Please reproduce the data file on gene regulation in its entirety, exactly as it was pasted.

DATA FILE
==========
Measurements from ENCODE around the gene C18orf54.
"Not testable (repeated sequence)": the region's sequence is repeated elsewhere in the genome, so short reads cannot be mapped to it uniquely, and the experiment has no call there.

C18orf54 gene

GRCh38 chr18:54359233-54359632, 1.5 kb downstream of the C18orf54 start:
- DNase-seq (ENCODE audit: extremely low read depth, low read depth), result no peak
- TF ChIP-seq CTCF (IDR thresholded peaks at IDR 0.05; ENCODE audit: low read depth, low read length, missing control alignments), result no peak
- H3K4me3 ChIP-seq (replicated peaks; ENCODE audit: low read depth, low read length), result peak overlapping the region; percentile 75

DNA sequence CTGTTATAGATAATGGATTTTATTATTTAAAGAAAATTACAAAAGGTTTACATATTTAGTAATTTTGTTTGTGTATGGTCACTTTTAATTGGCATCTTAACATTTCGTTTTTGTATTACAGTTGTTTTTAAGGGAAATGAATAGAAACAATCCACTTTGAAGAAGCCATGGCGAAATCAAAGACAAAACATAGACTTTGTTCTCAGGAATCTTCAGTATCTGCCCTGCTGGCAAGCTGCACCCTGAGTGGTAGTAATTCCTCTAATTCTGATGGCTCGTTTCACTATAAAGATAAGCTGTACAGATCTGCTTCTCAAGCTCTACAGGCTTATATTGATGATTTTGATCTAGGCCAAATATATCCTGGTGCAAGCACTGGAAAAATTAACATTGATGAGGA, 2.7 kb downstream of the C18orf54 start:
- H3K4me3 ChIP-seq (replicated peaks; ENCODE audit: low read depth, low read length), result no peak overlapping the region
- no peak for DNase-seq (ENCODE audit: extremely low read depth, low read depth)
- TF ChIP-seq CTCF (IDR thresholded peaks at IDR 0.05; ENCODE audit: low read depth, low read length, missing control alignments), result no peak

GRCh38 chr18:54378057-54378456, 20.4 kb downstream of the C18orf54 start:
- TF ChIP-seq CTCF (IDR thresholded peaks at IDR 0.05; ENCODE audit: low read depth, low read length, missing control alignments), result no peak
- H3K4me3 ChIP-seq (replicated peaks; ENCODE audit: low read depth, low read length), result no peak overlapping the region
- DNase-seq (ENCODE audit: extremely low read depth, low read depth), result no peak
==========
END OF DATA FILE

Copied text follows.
Measurements from ENCODE around the gene C18orf54.
"Not testable (repeated sequence)": the region's sequence is repeated elsewhere in the genome, so short reads cannot be mapped to it uniquely, and the experiment has no call there.

C18orf54 gene

GRCh38 chr18:54359233-54359632, 1.5 kb downstream of the C18orf54 start:
- DNase-seq (ENCODE audit: extremely low read depth, low read depth), result no peak
- TF ChIP-seq CTCF (IDR thresholded peaks at IDR 0.05; ENCODE audit: low read depth, low read length, missing control alignments), result no peak
- H3K4me3 ChIP-seq (replicated peaks; ENCODE audit: low read depth, low read length), result peak overlapping the region; percentile 75

DNA sequence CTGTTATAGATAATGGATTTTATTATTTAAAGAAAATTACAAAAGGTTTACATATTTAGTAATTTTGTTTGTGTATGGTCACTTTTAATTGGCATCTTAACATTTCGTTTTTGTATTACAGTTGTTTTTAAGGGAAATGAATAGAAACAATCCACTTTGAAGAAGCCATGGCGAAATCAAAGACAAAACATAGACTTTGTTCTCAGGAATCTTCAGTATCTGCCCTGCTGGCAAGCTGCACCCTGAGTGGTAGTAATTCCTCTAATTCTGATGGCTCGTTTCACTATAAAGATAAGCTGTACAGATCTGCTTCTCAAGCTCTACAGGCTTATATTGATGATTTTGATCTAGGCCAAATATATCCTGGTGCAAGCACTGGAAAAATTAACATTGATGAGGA, 2.7 kb downstream of the C18orf54 start:
- H3K4me3 ChIP-seq (replicated peaks; ENCODE audit: low read depth, low read length), result no peak overlapping the region
- no peak for DNase-seq (ENCODE audit: extremely low read depth, low read depth)
- TF ChIP-seq CTCF (IDR thresholded peaks at IDR 0.05; ENCODE audit: low read depth, low read length, missing control alignments), result no peak

GRCh38 chr18:54378057-54378456, 20.4 kb downstream of the C18orf54 start:
- TF ChIP-seq CTCF (IDR thresholded peaks at IDR 0.05; ENCODE audit: low read depth, low read length, missing control alignments), result no peak
- H3K4me3 ChIP-seq (replicated peaks; ENCODE audit: low read depth, low read length), result no peak overlapping the region
- DNase-seq (ENCODE audit: extremely low read depth, low read depth), result no peak